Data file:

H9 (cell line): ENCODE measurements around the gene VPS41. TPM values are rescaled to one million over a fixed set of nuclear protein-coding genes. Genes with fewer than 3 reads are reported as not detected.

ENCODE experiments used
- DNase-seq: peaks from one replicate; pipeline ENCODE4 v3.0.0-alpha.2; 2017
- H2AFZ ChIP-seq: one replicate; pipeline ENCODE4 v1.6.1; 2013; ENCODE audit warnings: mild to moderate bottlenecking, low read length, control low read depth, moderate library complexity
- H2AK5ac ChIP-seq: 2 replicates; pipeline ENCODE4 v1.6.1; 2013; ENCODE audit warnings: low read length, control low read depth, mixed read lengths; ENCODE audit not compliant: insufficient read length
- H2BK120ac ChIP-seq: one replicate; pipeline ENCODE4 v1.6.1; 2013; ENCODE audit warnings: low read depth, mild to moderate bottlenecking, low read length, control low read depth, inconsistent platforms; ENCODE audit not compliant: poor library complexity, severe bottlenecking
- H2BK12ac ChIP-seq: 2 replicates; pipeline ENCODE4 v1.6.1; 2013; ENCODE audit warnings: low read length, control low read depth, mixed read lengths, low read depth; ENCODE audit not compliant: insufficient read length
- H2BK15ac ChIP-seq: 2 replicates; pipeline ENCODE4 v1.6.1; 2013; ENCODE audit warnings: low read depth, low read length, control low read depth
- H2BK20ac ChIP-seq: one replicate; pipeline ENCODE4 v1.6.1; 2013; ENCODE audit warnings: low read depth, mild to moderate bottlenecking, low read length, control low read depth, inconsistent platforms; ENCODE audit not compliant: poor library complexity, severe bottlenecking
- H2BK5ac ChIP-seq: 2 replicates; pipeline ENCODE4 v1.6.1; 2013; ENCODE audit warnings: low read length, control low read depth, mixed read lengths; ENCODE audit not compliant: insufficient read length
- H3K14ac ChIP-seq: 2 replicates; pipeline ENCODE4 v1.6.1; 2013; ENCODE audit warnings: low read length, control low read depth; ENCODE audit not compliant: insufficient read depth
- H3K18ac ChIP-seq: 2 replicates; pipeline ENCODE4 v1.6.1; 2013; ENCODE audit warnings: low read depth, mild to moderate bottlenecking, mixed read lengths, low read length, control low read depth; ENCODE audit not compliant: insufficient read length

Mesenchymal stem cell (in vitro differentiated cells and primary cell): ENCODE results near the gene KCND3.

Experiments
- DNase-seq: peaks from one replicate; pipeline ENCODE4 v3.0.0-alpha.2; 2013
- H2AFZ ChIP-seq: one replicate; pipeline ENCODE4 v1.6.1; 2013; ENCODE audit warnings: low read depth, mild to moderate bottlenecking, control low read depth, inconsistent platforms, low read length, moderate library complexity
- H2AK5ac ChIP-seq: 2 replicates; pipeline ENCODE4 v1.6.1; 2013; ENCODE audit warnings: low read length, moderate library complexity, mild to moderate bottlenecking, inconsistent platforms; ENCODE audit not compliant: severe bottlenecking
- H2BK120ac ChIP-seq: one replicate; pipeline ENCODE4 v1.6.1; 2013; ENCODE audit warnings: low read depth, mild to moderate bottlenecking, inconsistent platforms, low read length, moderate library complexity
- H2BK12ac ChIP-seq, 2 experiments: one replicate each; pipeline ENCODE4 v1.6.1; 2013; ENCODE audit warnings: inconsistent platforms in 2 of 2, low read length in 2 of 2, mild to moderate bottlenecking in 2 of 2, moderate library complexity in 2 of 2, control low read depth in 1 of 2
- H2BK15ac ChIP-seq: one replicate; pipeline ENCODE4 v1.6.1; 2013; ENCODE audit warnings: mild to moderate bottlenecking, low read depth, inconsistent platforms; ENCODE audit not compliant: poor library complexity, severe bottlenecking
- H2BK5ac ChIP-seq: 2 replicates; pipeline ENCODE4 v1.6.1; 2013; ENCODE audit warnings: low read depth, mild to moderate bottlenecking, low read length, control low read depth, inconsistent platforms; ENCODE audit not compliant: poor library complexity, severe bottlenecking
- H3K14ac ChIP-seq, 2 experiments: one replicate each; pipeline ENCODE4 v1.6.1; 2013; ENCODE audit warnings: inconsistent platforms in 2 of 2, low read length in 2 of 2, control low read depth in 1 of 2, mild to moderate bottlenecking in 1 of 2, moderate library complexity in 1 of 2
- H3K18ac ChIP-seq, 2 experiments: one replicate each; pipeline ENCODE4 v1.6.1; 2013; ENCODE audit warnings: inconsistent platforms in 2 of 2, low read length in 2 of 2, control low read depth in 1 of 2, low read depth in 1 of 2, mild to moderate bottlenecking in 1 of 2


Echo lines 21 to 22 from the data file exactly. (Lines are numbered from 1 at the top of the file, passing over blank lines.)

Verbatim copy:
- H2BK5ac ChIP-seq: 2 replicates; pipeline ENCODE4 v1.6.1; 2013; ENCODE audit warnings: low read depth, mild to moderate bottlenecking, low read length, control low read depth, inconsistent platforms; ENCODE audit not compliant: poor library complexity, severe bottlenecking
- H3K14ac ChIP-seq, 2 experiments: one replicate each; pipeline ENCODE4 v1.6.1; 2013; ENCODE audit warnings: inconsistent platforms in 2 of 2, low read length in 2 of 2, control low read depth in 1 of 2, mild to moderate bottlenecking in 1 of 2, moderate library complexity in 1 of 2